What Rishi Sunak’s manifesto launch means for the Conservative election campaign

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Rishi Sunak launched the Conservative Party manifesto this afternoon at the Silverstone racetrack in Northamptonshire.

It was reported back in 2019 that Boris Johnson wanted to use the site for his launch event at the last election — but was thwarted because the venue was booked for a running race. No such trouble this time; although Sunak did not note in his speech that Brad Pitt could be seen filming a new movie around the corner.

Today’s launch was a chance for the prime minister to get the Conservative campaign back on track after a torrid few days dominated by the D-Day row. That said, even the most enthusiastic Sunak supporter would likely concede that the manifesto — however well-received — will fail to fix Sunak’s political problems in a single swoop. But the prime minister’s opportunity today was more specific: to shift the election conversation onto more comfortable territory and stem the rolling character assassinations sparked by his D-Day debacle.

There is the converse calculation, of course: that a weak performance by the PM and a flat set of policies would empower the sense that the contest is already over.

With the stakes set then, how did Sunak get on?

This election, the prime minister’s central pitch is that the Conservative Party offers the “bold action” that Starmer and Labour shy away from. As such, Sunak sought to live up to his core message today with his offer on tax — unveiling a surprise plan to abolish National Insurance payments for almost all self-employed people.

This is the relevant section in the Conservative manifesto: “To recognise the unique contribution of these risk-takers and entrepreneurs to our economy and the insecurity they face without the rights and protections that employees enjoy, we will abolish it entirely by the end of the next parliament.”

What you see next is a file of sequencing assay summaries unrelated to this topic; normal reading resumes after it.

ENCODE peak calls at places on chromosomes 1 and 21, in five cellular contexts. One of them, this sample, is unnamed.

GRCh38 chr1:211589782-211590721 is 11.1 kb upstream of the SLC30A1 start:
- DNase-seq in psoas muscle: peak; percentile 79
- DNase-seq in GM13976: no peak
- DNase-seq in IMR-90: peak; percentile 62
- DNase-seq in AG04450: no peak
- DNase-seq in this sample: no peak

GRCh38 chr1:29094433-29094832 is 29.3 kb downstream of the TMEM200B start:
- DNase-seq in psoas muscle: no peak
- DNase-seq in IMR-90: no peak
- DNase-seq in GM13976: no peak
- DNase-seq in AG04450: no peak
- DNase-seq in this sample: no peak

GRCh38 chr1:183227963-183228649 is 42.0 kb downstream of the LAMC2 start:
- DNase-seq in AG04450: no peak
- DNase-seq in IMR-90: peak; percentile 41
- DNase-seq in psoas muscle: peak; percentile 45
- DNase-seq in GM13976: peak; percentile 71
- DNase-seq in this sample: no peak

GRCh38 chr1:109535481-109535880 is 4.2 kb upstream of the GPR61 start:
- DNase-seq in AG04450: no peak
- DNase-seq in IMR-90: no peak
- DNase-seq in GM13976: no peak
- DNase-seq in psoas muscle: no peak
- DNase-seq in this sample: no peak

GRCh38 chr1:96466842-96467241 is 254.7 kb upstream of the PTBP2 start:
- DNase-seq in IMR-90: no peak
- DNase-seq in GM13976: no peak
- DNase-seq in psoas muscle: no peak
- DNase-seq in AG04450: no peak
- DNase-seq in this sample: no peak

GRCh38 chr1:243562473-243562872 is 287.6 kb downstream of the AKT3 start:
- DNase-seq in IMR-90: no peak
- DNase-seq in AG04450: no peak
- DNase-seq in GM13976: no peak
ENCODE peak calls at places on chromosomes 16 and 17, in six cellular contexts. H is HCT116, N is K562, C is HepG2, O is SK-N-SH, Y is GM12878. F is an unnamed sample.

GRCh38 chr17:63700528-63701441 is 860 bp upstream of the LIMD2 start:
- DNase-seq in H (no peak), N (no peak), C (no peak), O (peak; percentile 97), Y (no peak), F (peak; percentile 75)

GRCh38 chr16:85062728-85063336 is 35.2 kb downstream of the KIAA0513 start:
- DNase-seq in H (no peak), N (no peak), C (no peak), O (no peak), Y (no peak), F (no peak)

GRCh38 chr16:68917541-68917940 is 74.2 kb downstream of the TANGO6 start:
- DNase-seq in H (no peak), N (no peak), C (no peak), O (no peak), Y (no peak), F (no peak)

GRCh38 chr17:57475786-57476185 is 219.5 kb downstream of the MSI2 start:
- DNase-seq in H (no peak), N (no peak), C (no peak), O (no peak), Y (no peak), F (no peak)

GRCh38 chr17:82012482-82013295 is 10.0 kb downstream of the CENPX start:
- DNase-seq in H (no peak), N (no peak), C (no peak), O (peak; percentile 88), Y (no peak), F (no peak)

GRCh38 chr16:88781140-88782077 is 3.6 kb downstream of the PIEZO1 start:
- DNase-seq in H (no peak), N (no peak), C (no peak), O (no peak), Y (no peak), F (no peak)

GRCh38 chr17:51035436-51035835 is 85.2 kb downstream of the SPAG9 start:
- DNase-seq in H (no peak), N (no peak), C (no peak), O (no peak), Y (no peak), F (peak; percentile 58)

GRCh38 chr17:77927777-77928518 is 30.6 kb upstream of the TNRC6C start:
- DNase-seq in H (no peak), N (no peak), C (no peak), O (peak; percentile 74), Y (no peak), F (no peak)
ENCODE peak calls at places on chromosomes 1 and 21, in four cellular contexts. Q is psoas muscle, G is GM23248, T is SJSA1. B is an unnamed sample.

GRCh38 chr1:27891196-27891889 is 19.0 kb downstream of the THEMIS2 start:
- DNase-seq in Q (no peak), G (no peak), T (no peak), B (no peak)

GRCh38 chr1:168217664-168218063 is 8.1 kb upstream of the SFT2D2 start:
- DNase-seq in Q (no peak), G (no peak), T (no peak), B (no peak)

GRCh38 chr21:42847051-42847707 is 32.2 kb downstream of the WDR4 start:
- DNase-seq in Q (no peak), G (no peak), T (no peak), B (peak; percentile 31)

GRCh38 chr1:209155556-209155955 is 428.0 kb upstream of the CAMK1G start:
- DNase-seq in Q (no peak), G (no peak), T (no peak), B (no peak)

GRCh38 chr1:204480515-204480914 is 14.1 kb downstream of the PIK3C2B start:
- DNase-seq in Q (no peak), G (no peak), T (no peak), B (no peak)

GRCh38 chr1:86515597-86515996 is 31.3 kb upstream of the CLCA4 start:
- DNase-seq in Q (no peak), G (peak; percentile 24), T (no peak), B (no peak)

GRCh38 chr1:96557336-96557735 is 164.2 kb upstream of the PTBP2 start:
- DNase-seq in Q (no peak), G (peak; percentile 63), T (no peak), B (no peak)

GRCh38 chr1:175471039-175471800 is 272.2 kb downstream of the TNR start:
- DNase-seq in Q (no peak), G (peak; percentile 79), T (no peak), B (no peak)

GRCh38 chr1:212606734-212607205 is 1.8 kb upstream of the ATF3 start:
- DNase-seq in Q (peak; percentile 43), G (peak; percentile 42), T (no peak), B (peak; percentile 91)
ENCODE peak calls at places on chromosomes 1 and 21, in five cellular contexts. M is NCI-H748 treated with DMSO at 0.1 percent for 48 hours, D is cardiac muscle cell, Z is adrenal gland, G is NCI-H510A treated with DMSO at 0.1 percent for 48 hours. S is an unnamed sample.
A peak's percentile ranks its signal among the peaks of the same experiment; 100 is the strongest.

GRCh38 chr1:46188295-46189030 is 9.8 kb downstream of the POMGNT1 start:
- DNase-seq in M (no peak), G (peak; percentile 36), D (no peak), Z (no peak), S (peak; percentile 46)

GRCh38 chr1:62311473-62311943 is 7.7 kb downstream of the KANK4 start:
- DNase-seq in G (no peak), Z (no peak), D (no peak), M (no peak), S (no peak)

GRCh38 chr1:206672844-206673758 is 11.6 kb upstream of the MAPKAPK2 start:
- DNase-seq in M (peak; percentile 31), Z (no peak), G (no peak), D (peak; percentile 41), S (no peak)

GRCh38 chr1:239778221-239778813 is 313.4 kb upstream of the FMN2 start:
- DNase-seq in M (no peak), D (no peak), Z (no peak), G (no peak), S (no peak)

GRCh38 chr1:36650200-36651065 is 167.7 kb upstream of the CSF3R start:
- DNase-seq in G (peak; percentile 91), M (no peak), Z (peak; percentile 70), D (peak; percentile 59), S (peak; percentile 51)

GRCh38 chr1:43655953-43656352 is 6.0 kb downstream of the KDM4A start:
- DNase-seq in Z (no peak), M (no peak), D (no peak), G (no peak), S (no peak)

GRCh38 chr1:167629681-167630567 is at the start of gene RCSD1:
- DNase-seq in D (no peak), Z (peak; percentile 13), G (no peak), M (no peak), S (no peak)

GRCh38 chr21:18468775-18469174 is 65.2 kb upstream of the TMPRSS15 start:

“A tax abolished and enterprise encouraged”, the prime minister declared today to applause from assembled activists and cabinet ministers. The PM also pledged to slash employee national insurance by a further 2p; if the Conservatives are re-elected, it would amount to the third consecutive NI cut, after the recent spring budget and autumn statement last year.

In his address, Sunak foregrounded the fiscal policy divide between Labour and the Conservatives, repeating his much-maligned claim that Labour would put up taxes by more than £2,000. “We are the party of Margaret Thatcher and Lord Lawson”, Sunak declared. “A party unlike Labour that believes in sound money.”

In total, Sunak’s big ticket manifesto items (including previously announced plans on national service for young people and a “pensions triple lock plus”) are costed at just under £64 billion over the five-year forecast. The party insists that sum will be covered by a £65 billion combo of cuts to the welfare bill plus stopping tax avoidance and evasion; it’s a claim set for a lot of scrutiny over the coming days.

Sunak, of course, has ruled out further income tax and VAT rises if re-elected on the 4th July; but, as a series of journalists pointed out in the launch’s Q&A portion, the overall tax burden is still set to rise — given income thresholds are frozen for another three years under current plans.

Answering questions from the travelling lobby pack, Sunak was also forced to explain why the manifesto did not contain a politically charged pledge on the European Convention of Human Rights (ECHR) — a favourite talking point of the Conservative right. The PM told a GB News inquisitor: “I’ve been clear throughout that I believe that our [flagship Rwanda deportation] plan is compliant with all our international obligations”.

He added: “I’ve also been clear — and the manifesto is crystal clear — that if we are forced to choose between the jurisdiction of a foreign court, including the ECHR, and our country’s national security, then I’m going to choose our country’s national security every single time.”

As for the Labour Party, Keir Starmer got his attacks in early with a broadcast clip filmed just minutes before the start of Sunak’s launch event. In it, the Labour leader made the headline-grabbing claim that the prime minister was acting like Jeremy Corbyn with his manifesto proposals.

“It’s a Jeremy Corbyn-style manifesto”, Starmer said, “which is load everything into the wheelbarrow, don’t provide the funding and hope that nobody notices the money isn’t there.” More here.

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